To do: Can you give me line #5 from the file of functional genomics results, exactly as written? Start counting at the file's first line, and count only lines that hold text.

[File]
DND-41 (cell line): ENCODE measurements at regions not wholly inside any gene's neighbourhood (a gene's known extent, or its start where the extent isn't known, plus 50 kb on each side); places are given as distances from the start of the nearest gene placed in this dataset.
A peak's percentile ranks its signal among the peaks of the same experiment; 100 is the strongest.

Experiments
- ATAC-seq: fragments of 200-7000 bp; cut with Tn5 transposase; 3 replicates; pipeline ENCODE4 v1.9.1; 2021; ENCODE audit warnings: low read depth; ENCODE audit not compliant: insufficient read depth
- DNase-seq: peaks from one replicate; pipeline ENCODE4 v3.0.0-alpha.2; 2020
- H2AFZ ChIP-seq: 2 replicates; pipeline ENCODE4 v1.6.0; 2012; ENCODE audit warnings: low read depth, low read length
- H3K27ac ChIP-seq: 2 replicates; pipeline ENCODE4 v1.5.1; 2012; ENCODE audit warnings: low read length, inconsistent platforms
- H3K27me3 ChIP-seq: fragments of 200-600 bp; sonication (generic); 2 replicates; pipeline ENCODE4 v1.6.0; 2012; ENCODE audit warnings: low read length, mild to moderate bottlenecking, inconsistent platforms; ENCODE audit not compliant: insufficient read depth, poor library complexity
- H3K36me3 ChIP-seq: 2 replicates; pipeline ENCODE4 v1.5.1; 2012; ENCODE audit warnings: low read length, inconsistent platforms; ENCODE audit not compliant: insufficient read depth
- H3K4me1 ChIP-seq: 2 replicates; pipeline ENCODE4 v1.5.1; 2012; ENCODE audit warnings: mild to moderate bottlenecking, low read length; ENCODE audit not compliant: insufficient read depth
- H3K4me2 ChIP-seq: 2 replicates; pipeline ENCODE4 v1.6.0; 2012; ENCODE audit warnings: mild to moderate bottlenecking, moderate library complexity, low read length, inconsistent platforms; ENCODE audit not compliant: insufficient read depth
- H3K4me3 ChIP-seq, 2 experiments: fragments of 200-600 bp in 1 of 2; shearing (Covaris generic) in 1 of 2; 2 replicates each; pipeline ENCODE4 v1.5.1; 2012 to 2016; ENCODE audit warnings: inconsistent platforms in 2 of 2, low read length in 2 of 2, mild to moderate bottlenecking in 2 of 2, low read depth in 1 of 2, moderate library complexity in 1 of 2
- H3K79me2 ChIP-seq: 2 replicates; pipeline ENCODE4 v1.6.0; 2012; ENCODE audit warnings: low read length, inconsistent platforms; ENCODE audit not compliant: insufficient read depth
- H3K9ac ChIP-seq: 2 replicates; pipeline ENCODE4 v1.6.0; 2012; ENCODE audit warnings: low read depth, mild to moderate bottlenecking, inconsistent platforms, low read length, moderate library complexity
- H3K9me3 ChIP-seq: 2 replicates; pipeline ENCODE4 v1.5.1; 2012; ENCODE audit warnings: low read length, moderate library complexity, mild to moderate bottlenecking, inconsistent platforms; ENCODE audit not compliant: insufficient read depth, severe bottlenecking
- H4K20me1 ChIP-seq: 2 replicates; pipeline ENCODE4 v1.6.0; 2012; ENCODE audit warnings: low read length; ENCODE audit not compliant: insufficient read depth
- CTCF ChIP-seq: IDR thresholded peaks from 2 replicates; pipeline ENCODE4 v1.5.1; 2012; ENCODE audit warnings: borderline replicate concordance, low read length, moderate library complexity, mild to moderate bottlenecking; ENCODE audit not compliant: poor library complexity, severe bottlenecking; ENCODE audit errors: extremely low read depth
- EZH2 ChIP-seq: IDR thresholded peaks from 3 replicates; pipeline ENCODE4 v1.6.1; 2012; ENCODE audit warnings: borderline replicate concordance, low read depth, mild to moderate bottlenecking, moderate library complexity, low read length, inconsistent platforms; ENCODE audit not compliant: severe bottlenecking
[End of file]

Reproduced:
- DNase-seq: peaks from one replicate; pipeline ENCODE4 v3.0.0-alpha.2; 2020